In 2019, there were 55,000 electrical engineers employed in the UK which is a modest increase over the past nine years. Though this field makes up a relatively small proportion of the wider engineering sector, there seem to be no boundaries when it comes to electrical engineering. Or rather, the professionals working within this subsector continue to push the limits. The applications of electrical engineering to everyday life are limitless - from mobile phones and household appliances to biosensors and embedded systems. Here’s how the scientific field has changed history and a look towards the future of electrical engineering.
How electrical engineers keep the wheels turning
Electrical engineers are responsible for designing, constructing and maintaining telecommunication systems, factory machinery, renewable energy equipment, spaceship navigation systems – essentially, anything that uses electricity. Electrical engineering is responsible for keeping the wheels of modern-day society turning and providing new and innovative solutions to a more efficient and green future.
Redefining the limits of the healthcare sector
One of the most notable contributions that electrical engineers have made to the healthcare sector was the development of the pacemaker. In the 1950s this electronic device was revolutionary and its invention exposed the possibility for more complex health devices. Looking forward, electrical engineers are experimenting with the applications of 3D printing and have an ambitious - yet attainable - goal of designing a 3D printer which could create organs that would function in the human body.
Meanwhile, the global wearable technology market – valued at £21.22 billion– is experiencing a surge in investment. Uniquely, these electronic devices are being designed by engineers for engineers, among other consumers. Wearable technology has come to be seen as a way to track health data but the wireless devices are now being used by electrical engineers. When on the job, electrical engineers wear the device as a safety device, designed to alert them if they come into proximity with a dangerous energy source.
As these professionals continue to develop more sophisticated electronic solutions to healthcare problems, there appears to be no limit to the application of electrical engineering to life sciences.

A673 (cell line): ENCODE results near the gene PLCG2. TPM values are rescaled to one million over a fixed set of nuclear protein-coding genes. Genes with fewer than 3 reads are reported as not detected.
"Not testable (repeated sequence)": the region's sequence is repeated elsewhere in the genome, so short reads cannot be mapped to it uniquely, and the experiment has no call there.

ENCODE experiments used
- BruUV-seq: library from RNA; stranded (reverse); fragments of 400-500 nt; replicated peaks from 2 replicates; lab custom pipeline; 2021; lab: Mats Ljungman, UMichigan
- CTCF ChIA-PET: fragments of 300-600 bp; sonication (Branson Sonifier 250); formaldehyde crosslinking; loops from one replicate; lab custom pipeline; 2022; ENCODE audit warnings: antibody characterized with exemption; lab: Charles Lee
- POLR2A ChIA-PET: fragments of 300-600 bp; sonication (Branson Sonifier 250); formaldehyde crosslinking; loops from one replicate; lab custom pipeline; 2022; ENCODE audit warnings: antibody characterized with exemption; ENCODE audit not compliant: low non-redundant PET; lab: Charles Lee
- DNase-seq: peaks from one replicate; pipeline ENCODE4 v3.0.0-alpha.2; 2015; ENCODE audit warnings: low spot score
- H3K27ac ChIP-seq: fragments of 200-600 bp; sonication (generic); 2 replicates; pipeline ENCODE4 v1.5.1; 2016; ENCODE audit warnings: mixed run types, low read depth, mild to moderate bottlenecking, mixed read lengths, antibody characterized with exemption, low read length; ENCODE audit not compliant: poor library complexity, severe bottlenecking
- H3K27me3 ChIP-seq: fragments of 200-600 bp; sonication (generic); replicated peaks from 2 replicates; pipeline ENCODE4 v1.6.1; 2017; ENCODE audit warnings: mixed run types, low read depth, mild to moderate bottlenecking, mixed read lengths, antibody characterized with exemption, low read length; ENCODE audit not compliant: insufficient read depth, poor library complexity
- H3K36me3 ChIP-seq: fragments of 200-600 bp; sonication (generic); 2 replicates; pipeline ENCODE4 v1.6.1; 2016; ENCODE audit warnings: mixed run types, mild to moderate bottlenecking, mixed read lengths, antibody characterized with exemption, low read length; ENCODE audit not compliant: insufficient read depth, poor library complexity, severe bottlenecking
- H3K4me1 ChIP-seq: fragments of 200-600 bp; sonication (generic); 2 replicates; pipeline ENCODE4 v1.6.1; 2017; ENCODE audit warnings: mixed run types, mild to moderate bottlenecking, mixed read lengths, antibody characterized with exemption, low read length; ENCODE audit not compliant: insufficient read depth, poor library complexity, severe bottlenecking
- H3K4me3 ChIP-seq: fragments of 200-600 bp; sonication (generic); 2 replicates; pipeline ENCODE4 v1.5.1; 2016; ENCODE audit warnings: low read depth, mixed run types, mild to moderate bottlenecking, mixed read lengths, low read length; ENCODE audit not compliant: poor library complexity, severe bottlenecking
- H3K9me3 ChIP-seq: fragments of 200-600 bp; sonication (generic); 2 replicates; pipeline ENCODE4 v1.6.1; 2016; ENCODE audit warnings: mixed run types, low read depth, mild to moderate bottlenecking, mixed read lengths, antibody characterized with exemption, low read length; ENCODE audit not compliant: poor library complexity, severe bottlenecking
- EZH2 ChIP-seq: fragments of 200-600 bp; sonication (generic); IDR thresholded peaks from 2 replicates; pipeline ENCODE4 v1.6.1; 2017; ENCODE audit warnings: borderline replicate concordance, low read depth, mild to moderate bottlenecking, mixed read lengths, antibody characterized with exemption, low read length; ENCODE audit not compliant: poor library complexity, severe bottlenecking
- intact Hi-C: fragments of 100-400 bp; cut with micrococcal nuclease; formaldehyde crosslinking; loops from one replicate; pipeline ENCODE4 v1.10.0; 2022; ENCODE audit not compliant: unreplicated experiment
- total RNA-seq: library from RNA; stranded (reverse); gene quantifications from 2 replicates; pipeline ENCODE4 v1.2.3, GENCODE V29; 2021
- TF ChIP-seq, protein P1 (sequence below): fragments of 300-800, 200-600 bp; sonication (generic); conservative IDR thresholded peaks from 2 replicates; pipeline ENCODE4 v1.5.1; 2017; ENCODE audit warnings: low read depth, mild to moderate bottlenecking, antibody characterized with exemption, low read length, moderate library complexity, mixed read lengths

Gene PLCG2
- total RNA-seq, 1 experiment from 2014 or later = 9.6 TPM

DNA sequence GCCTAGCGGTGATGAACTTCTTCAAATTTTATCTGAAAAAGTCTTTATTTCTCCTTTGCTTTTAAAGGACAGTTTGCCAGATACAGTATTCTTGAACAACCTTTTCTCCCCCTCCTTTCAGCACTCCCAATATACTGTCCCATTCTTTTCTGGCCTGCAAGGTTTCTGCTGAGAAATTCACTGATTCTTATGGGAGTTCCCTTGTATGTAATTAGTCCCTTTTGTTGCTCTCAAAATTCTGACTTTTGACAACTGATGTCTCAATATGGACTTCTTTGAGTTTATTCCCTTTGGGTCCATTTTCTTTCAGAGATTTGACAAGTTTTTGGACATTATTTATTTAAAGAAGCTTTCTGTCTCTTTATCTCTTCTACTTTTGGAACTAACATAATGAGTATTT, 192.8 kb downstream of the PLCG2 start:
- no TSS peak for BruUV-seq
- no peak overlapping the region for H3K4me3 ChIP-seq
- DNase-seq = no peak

Powering the energy sector
Electrical engineers are vital to the energy sector, from projecting power demand and maintaining power station generators to isolating potential dangers. As for the renewable energy sector,electrical engineers were responsible for designing and developing wind turbines and solar photovoltaic (PV) cells, both of which have paved the way for a greener future. As companies and nations place a greater importance on growing sustainably, electrical engineers are being called upon to deliver more efficient and sustainable solutions. One example of this is smart grids, and though the technology isn’t anything new the demand has taken off and is projected to hit a Compound annual growth rate (CAGR) of 16%from 2019 to 2024.
The driving force behind the automotive industry
It’s predicted that by 2030 as many as 125 million electric vehicleswill be on the road. With many electric vehicles already on the market, that projection may not seem ambitious but the scope for improvement is where the potential lies. The technology is backed by various climate policies but for it to be embraced there is much work to be done to improve the charging technology and upgrade the existing infrastructure so that is it more accessible. Judging by the pace of technological innovation and the progress being made by the electrical engineers writing the software for autonomous driving cars, it looks as though driverless cars are just on the horizon too.
A move towards a more diverse and inclusive workforce
According to Engineering UK, 47% of the UK workforce are females yet they only represent 12% of the engineering workforce. A similar picture is painted for BAME people who hold only 8% of engineering and technician jobs despite accounting for 12% of the wider workforce. This is particularly alarming since the STEM skills shortage comes at a cost of £1.5 billion each yearfor UK companies.
However, progress is being made in the wider engineering industry. Higher education institutes are actively encouraging students from underrepresented groups to study STEM subjects and companies are recognising the need to introduce diversity and inclusion targets. Though there’s still much work to be done, the acceptance that progress within engineering relies on having a range of individuals of a different nationality, gender, culture, background, race, ethnicity, sexual orientation, gender identity, disability, and age is a step in the right direction.
Find your next job with Orion
The future looks bright for electrical engineers and at Orion we want to make sure that candidates are given their chance to shine. We understand the importance of creating a team comprised of unique individuals and we are acutely aware of the need to tackle unconscious biases in the hiring process. We have vacancies the UK, the Republic of Ireland, the Middle East and America – browse our current engineering jobshere.
Interested in hearing more news from Orion? Take a look at our Engineering Graduate Survey 2020.